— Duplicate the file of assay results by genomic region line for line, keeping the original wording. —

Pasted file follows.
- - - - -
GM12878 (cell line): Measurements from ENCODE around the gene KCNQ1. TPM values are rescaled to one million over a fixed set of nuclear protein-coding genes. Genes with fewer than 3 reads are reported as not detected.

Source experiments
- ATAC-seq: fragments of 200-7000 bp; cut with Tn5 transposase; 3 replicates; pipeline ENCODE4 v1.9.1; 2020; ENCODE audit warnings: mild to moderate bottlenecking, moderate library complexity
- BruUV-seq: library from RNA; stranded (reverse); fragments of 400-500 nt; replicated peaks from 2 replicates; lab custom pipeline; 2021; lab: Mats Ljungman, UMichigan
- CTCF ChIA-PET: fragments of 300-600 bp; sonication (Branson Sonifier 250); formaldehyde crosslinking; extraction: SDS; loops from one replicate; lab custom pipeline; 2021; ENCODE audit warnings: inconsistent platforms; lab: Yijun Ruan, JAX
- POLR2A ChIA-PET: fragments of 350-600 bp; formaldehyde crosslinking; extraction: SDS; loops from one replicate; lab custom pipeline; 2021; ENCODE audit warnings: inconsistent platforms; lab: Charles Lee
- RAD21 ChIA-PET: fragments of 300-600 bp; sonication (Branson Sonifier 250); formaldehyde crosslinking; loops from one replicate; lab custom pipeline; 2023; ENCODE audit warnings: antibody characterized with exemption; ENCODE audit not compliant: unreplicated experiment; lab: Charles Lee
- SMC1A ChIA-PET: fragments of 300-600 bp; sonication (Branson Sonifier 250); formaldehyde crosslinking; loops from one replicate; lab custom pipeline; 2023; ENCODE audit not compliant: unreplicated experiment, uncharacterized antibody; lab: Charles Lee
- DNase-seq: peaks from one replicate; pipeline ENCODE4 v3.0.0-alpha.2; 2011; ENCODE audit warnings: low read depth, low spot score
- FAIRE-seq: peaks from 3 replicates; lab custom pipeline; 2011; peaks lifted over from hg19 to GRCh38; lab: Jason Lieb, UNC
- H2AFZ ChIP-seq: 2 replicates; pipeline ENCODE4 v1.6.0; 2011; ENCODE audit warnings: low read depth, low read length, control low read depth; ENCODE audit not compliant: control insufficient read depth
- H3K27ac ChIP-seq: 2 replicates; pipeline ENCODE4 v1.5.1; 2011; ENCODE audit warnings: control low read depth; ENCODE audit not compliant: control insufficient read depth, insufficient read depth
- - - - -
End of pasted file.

GM12878 (cell line): Measurements from ENCODE around the gene KCNQ1. TPM values are rescaled to one million over a fixed set of nuclear protein-coding genes. Genes with fewer than 3 reads are reported as not detected.

Source experiments
- ATAC-seq: fragments of 200-7000 bp; cut with Tn5 transposase; 3 replicates; pipeline ENCODE4 v1.9.1; 2020; ENCODE audit warnings: mild to moderate bottlenecking, moderate library complexity
- BruUV-seq: library from RNA; stranded (reverse); fragments of 400-500 nt; replicated peaks from 2 replicates; lab custom pipeline; 2021; lab: Mats Ljungman, UMichigan
- CTCF ChIA-PET: fragments of 300-600 bp; sonication (Branson Sonifier 250); formaldehyde crosslinking; extraction: SDS; loops from one replicate; lab custom pipeline; 2021; ENCODE audit warnings: inconsistent platforms; lab: Yijun Ruan, JAX
- POLR2A ChIA-PET: fragments of 350-600 bp; formaldehyde crosslinking; extraction: SDS; loops from one replicate; lab custom pipeline; 2021; ENCODE audit warnings: inconsistent platforms; lab: Charles Lee
- RAD21 ChIA-PET: fragments of 300-600 bp; sonication (Branson Sonifier 250); formaldehyde crosslinking; loops from one replicate; lab custom pipeline; 2023; ENCODE audit warnings: antibody characterized with exemption; ENCODE audit not compliant: unreplicated experiment; lab: Charles Lee
- SMC1A ChIA-PET: fragments of 300-600 bp; sonication (Branson Sonifier 250); formaldehyde crosslinking; loops from one replicate; lab custom pipeline; 2023; ENCODE audit not compliant: unreplicated experiment, uncharacterized antibody; lab: Charles Lee
- DNase-seq: peaks from one replicate; pipeline ENCODE4 v3.0.0-alpha.2; 2011; ENCODE audit warnings: low read depth, low spot score
- FAIRE-seq: peaks from 3 replicates; lab custom pipeline; 2011; peaks lifted over from hg19 to GRCh38; lab: Jason Lieb, UNC
- H2AFZ ChIP-seq: 2 replicates; pipeline ENCODE4 v1.6.0; 2011; ENCODE audit warnings: low read depth, low read length, control low read depth; ENCODE audit not compliant: control insufficient read depth
- H3K27ac ChIP-seq: 2 replicates; pipeline ENCODE4 v1.5.1; 2011; ENCODE audit warnings: control low read depth; ENCODE audit not compliant: control insufficient read depth, insufficient read depth